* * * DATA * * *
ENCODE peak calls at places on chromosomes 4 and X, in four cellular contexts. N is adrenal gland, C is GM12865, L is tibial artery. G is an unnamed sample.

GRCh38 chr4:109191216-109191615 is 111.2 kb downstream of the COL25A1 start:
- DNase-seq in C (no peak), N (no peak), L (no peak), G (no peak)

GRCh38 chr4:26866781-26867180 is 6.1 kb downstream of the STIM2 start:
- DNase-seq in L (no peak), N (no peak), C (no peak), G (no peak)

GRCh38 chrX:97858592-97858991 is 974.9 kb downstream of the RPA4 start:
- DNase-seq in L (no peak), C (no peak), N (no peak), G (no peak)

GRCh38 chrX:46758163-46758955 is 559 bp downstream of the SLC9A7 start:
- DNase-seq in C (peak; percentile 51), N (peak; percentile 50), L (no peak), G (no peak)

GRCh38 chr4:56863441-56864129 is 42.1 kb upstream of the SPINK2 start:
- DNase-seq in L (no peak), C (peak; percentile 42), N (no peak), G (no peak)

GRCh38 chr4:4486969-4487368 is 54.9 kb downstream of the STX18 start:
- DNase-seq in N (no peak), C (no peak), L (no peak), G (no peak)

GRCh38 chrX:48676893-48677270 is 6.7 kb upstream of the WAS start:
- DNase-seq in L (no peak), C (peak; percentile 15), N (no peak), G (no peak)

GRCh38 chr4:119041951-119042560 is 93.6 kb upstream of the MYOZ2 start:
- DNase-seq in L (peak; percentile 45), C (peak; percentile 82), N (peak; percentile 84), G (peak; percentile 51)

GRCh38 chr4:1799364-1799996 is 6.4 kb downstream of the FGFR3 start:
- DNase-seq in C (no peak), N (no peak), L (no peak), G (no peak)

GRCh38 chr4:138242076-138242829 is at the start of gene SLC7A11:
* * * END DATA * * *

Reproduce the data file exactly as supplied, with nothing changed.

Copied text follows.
ENCODE peak calls at places on chromosomes 4 and X, in four cellular contexts. N is adrenal gland, C is GM12865, L is tibial artery. G is an unnamed sample.

GRCh38 chr4:109191216-109191615 is 111.2 kb downstream of the COL25A1 start:
- DNase-seq in C (no peak), N (no peak), L (no peak), G (no peak)

GRCh38 chr4:26866781-26867180 is 6.1 kb downstream of the STIM2 start:
- DNase-seq in L (no peak), N (no peak), C (no peak), G (no peak)

GRCh38 chrX:97858592-97858991 is 974.9 kb downstream of the RPA4 start:
- DNase-seq in L (no peak), C (no peak), N (no peak), G (no peak)

GRCh38 chrX:46758163-46758955 is 559 bp downstream of the SLC9A7 start:
- DNase-seq in C (peak; percentile 51), N (peak; percentile 50), L (no peak), G (no peak)

GRCh38 chr4:56863441-56864129 is 42.1 kb upstream of the SPINK2 start:
- DNase-seq in L (no peak), C (peak; percentile 42), N (no peak), G (no peak)

GRCh38 chr4:4486969-4487368 is 54.9 kb downstream of the STX18 start:
- DNase-seq in N (no peak), C (no peak), L (no peak), G (no peak)

GRCh38 chrX:48676893-48677270 is 6.7 kb upstream of the WAS start:
- DNase-seq in L (no peak), C (peak; percentile 15), N (no peak), G (no peak)

GRCh38 chr4:119041951-119042560 is 93.6 kb upstream of the MYOZ2 start:
- DNase-seq in L (peak; percentile 45), C (peak; percentile 82), N (peak; percentile 84), G (peak; percentile 51)

GRCh38 chr4:1799364-1799996 is 6.4 kb downstream of the FGFR3 start:
- DNase-seq in C (no peak), N (no peak), L (no peak), G (no peak)

GRCh38 chr4:138242076-138242829 is at the start of gene SLC7A11: